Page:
This kind of cyber extortion or, at the very least, cyber humiliation, called “revenge porn” has grabbed the attention of lawmakers increasingly seeking to criminalize it.

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Colorado Anti-Cyberbullying Law Rejected by State Legislature

One of the vexing problems brought about by the Internet and social media is the phenomenon of cyberbullying. Unlike traditional bullying, cyberbullying does not involve actual physical confrontation. Indeed the cyberbully who posts harassing and threatening messages on Facebook and other social media is often not even identified. As a result, some victims of cyberbullying have been driven to suicide, so powerless do they feel to stop it. Many states have attempted or are currently attempting to invoke real change for cyberbullying victims by passing anti-cyberbullying laws.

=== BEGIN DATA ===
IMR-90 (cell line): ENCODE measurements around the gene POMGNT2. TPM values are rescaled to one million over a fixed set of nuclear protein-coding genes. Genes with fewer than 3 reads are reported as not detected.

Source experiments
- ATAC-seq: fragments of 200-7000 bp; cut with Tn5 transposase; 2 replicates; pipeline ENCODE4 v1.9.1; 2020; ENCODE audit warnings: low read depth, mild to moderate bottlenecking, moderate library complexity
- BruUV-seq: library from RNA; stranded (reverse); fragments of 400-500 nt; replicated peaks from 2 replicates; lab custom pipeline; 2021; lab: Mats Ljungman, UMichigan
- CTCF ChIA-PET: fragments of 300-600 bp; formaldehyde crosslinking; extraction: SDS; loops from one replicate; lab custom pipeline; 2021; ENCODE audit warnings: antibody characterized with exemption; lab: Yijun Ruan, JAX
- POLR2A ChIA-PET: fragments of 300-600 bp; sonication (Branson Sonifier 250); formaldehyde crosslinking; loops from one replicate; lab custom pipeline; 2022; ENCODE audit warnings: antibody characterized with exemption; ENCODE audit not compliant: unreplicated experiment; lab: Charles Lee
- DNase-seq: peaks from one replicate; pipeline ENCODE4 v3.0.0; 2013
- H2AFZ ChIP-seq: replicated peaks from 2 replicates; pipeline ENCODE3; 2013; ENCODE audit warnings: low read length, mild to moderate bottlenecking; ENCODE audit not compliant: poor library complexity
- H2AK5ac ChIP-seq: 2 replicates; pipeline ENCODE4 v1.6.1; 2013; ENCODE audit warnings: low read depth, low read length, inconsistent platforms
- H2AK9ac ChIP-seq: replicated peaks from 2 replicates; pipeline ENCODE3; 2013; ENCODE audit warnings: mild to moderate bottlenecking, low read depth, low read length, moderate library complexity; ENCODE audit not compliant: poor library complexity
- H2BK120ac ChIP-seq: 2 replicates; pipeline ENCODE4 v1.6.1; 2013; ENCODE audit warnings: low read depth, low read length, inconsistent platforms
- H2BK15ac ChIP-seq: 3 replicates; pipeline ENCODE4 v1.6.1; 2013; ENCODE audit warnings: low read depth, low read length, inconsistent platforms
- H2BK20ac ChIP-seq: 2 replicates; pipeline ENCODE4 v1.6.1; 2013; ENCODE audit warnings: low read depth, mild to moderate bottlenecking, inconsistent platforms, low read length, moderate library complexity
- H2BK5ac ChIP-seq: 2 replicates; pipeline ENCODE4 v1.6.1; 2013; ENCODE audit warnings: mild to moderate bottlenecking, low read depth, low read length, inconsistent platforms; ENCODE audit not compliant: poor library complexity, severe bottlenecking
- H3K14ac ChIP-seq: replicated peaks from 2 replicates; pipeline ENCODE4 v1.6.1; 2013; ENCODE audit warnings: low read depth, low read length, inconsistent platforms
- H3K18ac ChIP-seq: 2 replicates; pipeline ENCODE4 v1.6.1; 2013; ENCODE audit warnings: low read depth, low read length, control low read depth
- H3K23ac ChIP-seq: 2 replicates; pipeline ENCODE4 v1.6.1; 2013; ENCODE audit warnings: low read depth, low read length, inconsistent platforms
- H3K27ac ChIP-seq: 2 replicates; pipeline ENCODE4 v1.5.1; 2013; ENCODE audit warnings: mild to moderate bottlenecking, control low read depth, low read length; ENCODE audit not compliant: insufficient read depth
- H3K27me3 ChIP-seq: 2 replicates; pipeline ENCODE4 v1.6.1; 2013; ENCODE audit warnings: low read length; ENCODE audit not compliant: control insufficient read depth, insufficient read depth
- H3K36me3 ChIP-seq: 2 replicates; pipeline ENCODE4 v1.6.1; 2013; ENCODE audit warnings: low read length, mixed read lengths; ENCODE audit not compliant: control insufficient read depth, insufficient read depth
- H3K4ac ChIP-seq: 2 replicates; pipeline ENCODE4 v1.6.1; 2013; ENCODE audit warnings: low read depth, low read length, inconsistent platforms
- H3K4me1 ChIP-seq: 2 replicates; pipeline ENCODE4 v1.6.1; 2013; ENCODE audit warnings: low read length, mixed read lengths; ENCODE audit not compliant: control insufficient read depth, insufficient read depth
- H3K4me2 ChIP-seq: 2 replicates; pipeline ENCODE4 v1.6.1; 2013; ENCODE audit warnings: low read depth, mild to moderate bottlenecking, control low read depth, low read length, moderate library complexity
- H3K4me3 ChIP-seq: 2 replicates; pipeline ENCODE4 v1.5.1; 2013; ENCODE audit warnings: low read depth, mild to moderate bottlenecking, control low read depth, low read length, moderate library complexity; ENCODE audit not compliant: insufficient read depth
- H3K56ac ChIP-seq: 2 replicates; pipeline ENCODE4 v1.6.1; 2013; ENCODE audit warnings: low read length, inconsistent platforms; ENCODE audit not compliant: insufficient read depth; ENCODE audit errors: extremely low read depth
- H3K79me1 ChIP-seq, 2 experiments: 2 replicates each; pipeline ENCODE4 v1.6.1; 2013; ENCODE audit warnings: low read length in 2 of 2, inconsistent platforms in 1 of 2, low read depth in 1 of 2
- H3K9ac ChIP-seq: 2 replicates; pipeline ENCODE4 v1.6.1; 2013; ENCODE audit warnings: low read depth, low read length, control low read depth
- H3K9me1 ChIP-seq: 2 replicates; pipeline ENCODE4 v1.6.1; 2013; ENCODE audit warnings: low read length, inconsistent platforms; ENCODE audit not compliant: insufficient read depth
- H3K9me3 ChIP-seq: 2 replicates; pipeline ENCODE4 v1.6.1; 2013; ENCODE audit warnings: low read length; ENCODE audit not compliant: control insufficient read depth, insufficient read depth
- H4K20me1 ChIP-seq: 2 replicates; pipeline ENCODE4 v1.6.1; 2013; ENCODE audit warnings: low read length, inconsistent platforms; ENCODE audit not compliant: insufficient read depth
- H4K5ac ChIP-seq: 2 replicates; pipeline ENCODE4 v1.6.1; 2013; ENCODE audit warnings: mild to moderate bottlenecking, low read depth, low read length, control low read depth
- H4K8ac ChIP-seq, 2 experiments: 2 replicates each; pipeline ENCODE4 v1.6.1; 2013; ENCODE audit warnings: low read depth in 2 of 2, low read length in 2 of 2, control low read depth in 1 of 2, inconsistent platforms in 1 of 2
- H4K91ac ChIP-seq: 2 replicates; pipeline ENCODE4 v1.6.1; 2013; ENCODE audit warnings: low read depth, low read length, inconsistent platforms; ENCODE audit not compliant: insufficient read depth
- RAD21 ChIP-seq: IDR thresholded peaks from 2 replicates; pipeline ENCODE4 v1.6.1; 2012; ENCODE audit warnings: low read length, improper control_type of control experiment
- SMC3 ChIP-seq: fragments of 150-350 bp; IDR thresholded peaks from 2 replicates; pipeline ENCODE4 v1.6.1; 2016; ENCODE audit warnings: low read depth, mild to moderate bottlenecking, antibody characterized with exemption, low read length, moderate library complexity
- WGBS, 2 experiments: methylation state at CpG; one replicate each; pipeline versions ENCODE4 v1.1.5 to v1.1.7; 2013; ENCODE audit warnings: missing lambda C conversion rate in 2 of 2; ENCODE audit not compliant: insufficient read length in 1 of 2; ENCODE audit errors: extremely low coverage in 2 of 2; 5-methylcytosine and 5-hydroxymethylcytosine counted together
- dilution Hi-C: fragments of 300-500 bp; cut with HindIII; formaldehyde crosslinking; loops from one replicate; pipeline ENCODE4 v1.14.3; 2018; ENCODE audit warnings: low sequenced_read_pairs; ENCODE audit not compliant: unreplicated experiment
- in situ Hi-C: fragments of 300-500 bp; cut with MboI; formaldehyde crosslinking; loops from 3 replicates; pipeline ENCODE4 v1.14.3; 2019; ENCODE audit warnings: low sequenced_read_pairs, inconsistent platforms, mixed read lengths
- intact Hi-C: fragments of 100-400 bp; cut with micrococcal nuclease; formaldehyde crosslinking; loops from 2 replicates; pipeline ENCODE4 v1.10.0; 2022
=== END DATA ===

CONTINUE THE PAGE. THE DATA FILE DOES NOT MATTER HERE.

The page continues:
Earlier today we published a blog post about a new anti-cyberbullying bill sweeping through Florida's legislature. A few months ago, a similar bill in Colorado received massive support and approval from the state's House of Representatives. However, the Colorado cyberbullying law was recently rejected by the Colorado Senate. 

The Colorado legislature was striving to equip the state’s law enforcement agencies with tools to combat cyberbullying. According to Channel 7 News in Denver, HB 14-1131, was a bill that would have specifically made cyberbullying a crime. Initially, the bill was successful, as it passed the Colorado House Education Committee unanimously and passed the state Senate in a 54-10 vote.

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How to Navigate Formspring, the Question-Asking Site

What is Formspring?